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Stuart Hyde

1923 - 2015 Obituary Condolences Gallery
Stuart Hyde Obituary
Stuart Hyde

He touched countless lives and wanted everyone to succeed in whatever endeavor made their lives meaningful.

Professor Stuart Hyde, who was kind and encouraging to anyone who he came in contact with, died this April 2015. One of his greatest accomplishments was founding and developing the Broadcast Communication Arts Department (BCA) at San Francisco State University, regarded as one of the most prestigious programs of its sort in the country.

Stuart was born in Fresno in 1923 to Anna and Henry Hyde. His wife of 63 years, Allie, a renowned Bay Area artist, passed away in 2012. He leaves behind three children: Stuart Jr., of Petaluma, John Hyde of San Leandro, Allison Hyde-Rosales of San Francisco, and four grandchildren: Sophia, Maxwell, Katy Rose and Emiliano Angel. Stuart is survived by his brother, Floyd, and was preceded in death by his brothers Delbert and Vernon. His parents were descendants of Germans who had migrated to Russia in the 1600s, subsequently immigrating to Fresno in the late 1800s. During World War I, his parents changed their name from Heidt to Hyde.

Stuart grew up in Fresno, California, and graduated from Fresno High School in June 1941. At the outset of World War II he worked at the Henry J. Kaiser shipyards in Richmond, California, later entering active service in the U.S. Navy, where he served as an officer for the duration of the war. Stuart was proud to have participated in the invasions of Iwo Jima and Okinawa on the USS Lowndes. Upon returning from the war, he attended the University of California at Los Angeles, where he received a B.A. in Theater Arts in 1948. After marrying Allie Bargum in 1949, he continued his studies, receiving a Master of Arts degree in Speech and Drama in 1950, and a Ph.D. in Dramatic Literature in 1953, both from Stanford University.

A talented educator and brilliant mentor to thousands of students throughout his long career, he taught at Stanford University, University of Southern California, and San Francisco City College before choosing to teach at San Francisco State University, where he would serve as Chairperson of the BCA Department for decades.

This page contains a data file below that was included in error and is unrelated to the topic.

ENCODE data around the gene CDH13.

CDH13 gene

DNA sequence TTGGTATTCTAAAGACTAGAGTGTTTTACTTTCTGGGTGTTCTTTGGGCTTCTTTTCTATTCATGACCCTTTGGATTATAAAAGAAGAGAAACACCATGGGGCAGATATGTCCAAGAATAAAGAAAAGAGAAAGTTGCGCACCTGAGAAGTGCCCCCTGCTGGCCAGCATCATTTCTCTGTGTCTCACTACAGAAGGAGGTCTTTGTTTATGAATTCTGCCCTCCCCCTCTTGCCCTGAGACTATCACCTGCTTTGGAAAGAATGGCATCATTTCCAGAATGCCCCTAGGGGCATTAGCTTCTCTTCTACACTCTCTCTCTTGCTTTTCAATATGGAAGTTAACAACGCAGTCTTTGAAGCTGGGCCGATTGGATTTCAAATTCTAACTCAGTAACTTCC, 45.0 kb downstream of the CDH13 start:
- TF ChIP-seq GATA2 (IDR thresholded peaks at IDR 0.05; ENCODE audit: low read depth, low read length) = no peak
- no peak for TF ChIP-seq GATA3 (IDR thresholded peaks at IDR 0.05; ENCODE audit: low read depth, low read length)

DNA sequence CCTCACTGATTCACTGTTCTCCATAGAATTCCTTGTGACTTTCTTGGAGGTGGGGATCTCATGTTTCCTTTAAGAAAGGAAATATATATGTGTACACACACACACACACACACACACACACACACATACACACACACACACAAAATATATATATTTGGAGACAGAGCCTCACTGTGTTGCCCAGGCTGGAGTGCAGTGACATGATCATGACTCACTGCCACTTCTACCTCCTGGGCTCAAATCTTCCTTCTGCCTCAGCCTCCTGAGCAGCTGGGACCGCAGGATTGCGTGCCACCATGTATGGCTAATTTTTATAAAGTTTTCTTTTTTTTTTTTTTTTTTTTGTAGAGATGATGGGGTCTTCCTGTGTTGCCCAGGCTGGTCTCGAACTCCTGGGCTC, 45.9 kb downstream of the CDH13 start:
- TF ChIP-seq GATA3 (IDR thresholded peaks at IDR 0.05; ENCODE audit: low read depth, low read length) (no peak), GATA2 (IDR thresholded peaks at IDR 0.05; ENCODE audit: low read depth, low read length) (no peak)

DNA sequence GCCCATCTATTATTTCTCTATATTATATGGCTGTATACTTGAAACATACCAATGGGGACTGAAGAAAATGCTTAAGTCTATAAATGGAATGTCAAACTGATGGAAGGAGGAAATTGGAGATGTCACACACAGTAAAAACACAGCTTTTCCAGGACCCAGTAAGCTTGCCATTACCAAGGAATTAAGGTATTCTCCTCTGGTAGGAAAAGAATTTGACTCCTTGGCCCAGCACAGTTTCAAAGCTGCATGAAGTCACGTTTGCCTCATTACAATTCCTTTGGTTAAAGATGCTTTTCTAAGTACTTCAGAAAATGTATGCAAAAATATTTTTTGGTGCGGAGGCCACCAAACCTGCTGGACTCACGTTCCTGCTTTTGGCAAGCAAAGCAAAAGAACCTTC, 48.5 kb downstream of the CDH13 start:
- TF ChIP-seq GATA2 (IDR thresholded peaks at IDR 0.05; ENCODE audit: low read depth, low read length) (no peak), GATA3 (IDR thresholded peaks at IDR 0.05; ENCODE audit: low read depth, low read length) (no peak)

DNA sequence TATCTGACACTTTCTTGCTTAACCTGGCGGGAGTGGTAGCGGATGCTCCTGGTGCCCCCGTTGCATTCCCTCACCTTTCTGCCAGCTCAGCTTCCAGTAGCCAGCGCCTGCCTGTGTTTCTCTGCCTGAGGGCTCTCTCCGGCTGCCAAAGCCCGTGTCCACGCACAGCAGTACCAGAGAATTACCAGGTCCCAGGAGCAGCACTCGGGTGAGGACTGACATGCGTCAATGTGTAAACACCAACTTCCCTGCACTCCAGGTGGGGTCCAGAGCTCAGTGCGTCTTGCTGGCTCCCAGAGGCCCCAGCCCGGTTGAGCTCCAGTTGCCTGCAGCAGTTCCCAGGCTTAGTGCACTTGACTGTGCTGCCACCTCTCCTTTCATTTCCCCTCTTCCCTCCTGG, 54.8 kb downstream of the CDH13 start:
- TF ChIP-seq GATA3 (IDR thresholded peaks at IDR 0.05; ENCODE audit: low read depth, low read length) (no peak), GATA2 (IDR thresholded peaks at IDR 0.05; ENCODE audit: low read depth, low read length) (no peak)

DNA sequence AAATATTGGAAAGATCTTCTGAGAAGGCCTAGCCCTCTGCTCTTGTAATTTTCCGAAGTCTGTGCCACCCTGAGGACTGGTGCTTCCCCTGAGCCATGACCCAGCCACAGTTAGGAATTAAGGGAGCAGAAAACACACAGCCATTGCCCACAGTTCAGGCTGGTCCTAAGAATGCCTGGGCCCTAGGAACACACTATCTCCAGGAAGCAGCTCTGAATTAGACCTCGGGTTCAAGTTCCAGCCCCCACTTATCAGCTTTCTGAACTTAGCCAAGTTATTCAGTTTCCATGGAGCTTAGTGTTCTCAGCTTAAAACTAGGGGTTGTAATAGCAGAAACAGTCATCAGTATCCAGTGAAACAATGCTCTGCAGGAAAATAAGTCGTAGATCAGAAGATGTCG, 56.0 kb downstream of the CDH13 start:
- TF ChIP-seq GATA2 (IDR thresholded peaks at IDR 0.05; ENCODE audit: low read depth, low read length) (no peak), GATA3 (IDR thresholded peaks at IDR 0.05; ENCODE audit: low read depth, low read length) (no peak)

In 1964, devastated by the 16th St. Church bombing in Birmingham, Alabama, he made it a priority and a policy of BCA Department to recruit African American and other minority groups as professors and students into the program. In 1969 when San Francisco State was gripped by a student strike, he quelled a potential riot by delivering an eloquent speech encouraging the crowd to use non-violent methods of expression. Subsequently, he and his family would receive death threats for months from the radical group known as the Weather Underground. In 1970, he took on an additional challenge as a Communications teacher at San Quentin State Prison, and continued teaching there for 11 years. Being a pacifist, he considered sending his eldest son to Canada during the Viet Nam war.

Stuart profoundly influenced radio and television broadcasting in the Bay Area and beyond, through his years of teaching and in his leadership roles at San Francisco State. He authored widely used broadcasting textbooks, including "Radio and Television Announcing' and "Idea to Script". In 2012, Stuart was inducted into the Gold Circle National Academy of Television Arts and Sciences Gold Circle recognizing more than 50 years of outstanding contributions to the broadcast community.

A memorial in honor of Stuart Hyde's life is planned for June.
Published in San Francisco Chronicle on Apr. 23, 2015
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